The prototype designed by the UNL team is small, fast, and portable. In a controlled setting on the UNL campus, the prototype robot took flight while the cargo fed balls into a chute. Each ball was rotated and injected with alcohol to start a chemical reaction before being dropped to the ground. Seconds later, the ball ignited.  

The UAV / fire team From Left, Allen, Twidwell, Detweiller, Higgins, and Elbaum. Image: Brittany Duncan, Univ. of Nebrask
The UAV / fire team From Left, Allen, Twidwell, Detweiller, Higgins, and Elbaum. Image courtesy of Brittany Duncan, University of Nebraska-Lincoln

"UNL is pioneering the merging of two, highly regulated, and rapidly evolving technology fields: fire and unmanned aviation," Sebastian Elbaum, Professor in the Science and Engineering Department at the University of Nebraska said.

The research benefits graduate students--James Higgins of the NIMBUS Lab says, “It’s fun to see the design go from concept to computer--build phase to physical testing.” A key design challenge, Higgins noted, was developing the software systems, electronics, and mechanical systems to fit in a small space, and yet be able to be moved and operated safely in harsh fire conditions.

Strike While the Iron is Hot -- Smokey Comes of Age

Prescribed burning is a conservation tool that keeps many ecosystems healthy, including the Great Plains. “In the absence of fire what we see are invasions of eastern red cedar and as a result, major changes in livestock production potential in these landscapes, grassland birds, and endangered species,” says Dirac Twidwell, assistant professor and a rangeland ecologist at UNL.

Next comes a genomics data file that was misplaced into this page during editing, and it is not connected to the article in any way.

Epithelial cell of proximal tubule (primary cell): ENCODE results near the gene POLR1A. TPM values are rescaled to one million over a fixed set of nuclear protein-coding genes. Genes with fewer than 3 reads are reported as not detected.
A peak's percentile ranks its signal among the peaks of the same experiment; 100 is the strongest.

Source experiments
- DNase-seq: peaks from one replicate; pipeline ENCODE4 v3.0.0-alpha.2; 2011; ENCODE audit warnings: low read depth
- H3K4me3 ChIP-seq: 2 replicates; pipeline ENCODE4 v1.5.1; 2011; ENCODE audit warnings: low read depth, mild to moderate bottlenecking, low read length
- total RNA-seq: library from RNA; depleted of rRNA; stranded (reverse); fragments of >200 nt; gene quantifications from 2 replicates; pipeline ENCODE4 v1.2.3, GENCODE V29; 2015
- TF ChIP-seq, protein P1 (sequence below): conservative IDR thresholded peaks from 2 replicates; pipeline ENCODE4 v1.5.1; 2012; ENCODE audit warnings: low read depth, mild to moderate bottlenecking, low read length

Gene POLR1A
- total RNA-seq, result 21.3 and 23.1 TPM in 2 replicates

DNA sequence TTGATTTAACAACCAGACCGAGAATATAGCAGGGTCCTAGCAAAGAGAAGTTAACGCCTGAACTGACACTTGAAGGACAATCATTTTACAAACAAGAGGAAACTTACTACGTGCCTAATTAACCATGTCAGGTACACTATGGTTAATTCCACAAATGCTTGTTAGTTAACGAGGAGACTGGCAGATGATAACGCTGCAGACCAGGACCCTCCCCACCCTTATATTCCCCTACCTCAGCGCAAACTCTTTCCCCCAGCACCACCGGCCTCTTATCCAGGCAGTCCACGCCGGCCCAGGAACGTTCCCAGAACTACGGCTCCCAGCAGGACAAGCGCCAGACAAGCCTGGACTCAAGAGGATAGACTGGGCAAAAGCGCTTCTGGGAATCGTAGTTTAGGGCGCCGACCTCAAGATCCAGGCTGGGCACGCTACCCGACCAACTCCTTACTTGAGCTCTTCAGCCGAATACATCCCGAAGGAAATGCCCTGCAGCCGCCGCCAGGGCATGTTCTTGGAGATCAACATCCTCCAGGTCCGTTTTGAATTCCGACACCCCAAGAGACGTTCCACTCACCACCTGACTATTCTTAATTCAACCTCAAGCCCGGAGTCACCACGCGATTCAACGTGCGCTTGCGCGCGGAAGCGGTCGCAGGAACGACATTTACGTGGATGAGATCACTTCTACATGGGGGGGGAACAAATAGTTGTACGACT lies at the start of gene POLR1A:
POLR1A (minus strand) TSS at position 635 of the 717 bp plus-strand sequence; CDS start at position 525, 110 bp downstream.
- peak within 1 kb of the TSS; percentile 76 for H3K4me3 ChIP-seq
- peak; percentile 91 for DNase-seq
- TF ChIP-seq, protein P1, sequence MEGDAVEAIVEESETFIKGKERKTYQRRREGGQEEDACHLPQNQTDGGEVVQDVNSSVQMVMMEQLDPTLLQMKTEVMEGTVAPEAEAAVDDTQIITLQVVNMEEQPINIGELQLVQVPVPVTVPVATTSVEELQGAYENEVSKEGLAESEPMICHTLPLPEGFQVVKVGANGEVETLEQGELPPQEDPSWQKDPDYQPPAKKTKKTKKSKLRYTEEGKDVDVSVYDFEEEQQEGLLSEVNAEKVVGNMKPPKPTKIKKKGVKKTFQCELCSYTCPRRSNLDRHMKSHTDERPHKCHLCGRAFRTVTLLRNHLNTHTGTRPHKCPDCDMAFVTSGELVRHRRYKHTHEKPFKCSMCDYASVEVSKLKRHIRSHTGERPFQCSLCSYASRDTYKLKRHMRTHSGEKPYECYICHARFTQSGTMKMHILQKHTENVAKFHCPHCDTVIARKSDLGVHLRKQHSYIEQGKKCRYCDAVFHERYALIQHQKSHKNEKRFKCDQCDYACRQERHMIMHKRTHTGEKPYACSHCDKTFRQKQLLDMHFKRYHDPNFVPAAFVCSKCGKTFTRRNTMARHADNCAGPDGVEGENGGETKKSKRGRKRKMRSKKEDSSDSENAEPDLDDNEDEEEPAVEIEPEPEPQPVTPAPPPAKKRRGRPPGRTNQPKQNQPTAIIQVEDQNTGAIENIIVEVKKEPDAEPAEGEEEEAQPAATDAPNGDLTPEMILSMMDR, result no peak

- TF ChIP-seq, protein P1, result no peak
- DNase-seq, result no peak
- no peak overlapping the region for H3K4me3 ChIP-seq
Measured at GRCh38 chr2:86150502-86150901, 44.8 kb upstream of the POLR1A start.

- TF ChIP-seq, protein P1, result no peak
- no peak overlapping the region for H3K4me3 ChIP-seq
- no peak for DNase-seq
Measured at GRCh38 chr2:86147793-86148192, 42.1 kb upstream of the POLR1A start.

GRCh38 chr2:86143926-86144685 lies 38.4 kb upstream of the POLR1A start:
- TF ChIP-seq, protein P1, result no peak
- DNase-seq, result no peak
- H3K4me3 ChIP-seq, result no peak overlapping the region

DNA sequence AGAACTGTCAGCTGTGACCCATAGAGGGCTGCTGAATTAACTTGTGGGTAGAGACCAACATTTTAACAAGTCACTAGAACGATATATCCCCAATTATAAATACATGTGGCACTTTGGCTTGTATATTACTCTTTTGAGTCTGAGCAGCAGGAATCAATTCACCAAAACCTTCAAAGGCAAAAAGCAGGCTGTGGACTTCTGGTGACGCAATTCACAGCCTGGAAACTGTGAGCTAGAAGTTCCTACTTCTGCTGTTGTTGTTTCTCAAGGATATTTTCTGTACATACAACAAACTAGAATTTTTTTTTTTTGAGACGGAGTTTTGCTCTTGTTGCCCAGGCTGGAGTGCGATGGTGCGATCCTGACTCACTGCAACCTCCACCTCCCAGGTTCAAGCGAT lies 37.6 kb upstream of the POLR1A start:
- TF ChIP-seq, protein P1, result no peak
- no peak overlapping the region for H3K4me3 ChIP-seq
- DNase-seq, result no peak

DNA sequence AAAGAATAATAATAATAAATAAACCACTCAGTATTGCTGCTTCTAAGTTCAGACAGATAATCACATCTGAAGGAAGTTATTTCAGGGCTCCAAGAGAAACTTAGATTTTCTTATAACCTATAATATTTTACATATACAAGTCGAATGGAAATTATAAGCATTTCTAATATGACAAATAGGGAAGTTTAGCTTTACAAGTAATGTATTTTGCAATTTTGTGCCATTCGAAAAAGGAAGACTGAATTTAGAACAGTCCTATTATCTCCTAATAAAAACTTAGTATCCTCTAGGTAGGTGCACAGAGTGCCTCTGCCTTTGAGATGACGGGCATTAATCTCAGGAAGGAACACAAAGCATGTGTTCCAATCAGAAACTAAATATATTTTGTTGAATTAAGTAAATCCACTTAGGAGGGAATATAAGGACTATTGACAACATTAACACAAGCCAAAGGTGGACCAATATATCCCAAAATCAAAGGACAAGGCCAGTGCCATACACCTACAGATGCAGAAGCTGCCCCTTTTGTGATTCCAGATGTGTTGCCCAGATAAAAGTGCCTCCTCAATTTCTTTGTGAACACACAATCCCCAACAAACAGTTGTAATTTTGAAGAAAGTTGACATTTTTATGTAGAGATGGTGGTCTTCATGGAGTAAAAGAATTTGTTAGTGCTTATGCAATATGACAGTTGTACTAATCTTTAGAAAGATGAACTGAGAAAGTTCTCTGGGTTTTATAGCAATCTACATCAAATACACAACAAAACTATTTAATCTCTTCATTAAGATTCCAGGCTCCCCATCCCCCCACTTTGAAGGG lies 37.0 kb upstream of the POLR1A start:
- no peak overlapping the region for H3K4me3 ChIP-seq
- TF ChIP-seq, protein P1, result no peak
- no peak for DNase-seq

Fight Fire with Fire

Close up of UAV design; UAV ignites controlled fires remotely

Lead author Twidwell emphasizes that the research, published this week in Frontiers in Ecology and the Environment, Ecological Society of America, demonstrates the great potential UAS technologies have to benefit fire management activities with less risk to firefighters and usually less costly to boot.  For example, the authors of the study noted that manned aviation-related fatalities account for 26 percent of all firefighter deaths in the United States since 2000. Wildfire tragedies, such as the Yarnell Hill Wildfire in Arizona, USA, that killed 19 elite wildland firefighters, have heightened awareness regarding the risks to suppression crews.

There are potential benefits of, but also barriers to, applying UAS technology for wildfire management and the conservation of fire-dependent ecosystems.

Catching Fire, Not the Hunger Games

In the future, said Allen and his co-authors, aerial robots or drones could help local and national agencies monitor and protect forests and rangeland from fires. More revisions are needed, but Nebraska researchers hope the innovation will spread as an alternative for range management of fires. "We see a lot more interesting research ahead in terms of further automation and safety," Detweiler said.

Before, during and after wildfire disasters, the USGS provides tools to identify wildfire risks and reduce subsequent hazards, such as landslides. As fires are contained, USGS scientists help to assess their aftermath to guide the re-building of more resilient communities and restoration of ecosystems.

This future vision includes using UASs as integral management components of the world’s most fire-dependent ecosystems, such as the Great Plains in North America or the Serengeti in East Africa.

Learn More

Watch video (courtesy UNL) about the UAV "fire" project:

Journal Article:

Journal Hub:

An Integrated Rangeland Fire Management Strategy (Secretarial Order 3336):

National Park Service Aviation Program:

National Park Service Fire and Aviation Management:

University of Nebraska-Lincoln Nebraska Intelligent MoBile Unmanned Systems Lab (NIMBUS):

University of Nebraska-Lincoln Video Controlled Burn by UAV:

U.S. Department of the Interior Office of Aviation Services:

USGS National Unmanned Aircraft Systems (UAS) Project Office:

USGS Nebraska Cooperative Fish and Wildlife Research Unit: